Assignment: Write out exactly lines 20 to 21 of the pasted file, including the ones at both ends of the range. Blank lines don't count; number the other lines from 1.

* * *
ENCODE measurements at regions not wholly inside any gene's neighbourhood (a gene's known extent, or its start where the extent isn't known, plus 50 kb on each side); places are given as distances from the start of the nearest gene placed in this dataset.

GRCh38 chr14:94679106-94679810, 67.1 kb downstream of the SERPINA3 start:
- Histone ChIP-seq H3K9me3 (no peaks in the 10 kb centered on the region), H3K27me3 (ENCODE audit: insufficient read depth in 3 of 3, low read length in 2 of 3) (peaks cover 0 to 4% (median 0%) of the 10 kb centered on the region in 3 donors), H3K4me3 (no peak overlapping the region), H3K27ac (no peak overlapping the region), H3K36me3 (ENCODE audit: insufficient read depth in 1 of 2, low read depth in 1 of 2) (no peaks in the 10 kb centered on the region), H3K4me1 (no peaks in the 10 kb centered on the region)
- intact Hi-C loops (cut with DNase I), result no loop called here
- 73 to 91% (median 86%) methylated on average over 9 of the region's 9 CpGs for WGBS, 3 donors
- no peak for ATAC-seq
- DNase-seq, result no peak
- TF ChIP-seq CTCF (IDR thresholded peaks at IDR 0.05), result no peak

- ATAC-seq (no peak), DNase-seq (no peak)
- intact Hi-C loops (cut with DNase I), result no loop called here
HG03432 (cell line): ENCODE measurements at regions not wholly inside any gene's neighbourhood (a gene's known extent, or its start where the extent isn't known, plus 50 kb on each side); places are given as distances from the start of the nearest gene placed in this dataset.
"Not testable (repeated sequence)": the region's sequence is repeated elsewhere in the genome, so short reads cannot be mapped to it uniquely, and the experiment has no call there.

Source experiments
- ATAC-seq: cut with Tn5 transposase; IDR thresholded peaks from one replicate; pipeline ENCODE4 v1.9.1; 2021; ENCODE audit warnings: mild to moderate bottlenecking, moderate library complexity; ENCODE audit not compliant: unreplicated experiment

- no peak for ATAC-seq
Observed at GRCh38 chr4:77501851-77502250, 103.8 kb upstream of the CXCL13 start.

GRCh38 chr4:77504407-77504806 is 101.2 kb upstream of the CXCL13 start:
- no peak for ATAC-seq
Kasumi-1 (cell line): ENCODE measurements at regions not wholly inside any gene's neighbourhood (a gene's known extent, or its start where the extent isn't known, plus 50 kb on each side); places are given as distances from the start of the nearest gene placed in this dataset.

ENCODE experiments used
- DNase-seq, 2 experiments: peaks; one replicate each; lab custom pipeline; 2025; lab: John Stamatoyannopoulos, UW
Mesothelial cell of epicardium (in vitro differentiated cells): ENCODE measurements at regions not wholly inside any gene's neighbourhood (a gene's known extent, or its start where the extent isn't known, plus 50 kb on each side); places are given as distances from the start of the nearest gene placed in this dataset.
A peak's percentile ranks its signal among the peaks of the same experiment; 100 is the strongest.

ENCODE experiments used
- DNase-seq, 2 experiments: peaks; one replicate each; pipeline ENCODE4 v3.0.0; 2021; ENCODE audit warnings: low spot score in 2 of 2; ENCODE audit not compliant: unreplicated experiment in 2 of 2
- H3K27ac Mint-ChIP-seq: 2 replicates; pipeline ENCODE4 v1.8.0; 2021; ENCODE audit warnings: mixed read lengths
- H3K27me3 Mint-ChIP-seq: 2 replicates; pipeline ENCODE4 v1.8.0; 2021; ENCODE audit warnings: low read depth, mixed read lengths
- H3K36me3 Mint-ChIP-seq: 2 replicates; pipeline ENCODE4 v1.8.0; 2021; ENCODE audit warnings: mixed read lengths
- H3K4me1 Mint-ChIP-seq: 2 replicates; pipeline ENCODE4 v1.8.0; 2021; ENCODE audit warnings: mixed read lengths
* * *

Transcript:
ENCODE experiments used
- DNase-seq, 2 experiments: peaks; one replicate each; lab custom pipeline; 2025; lab: John Stamatoyannopoulos, UW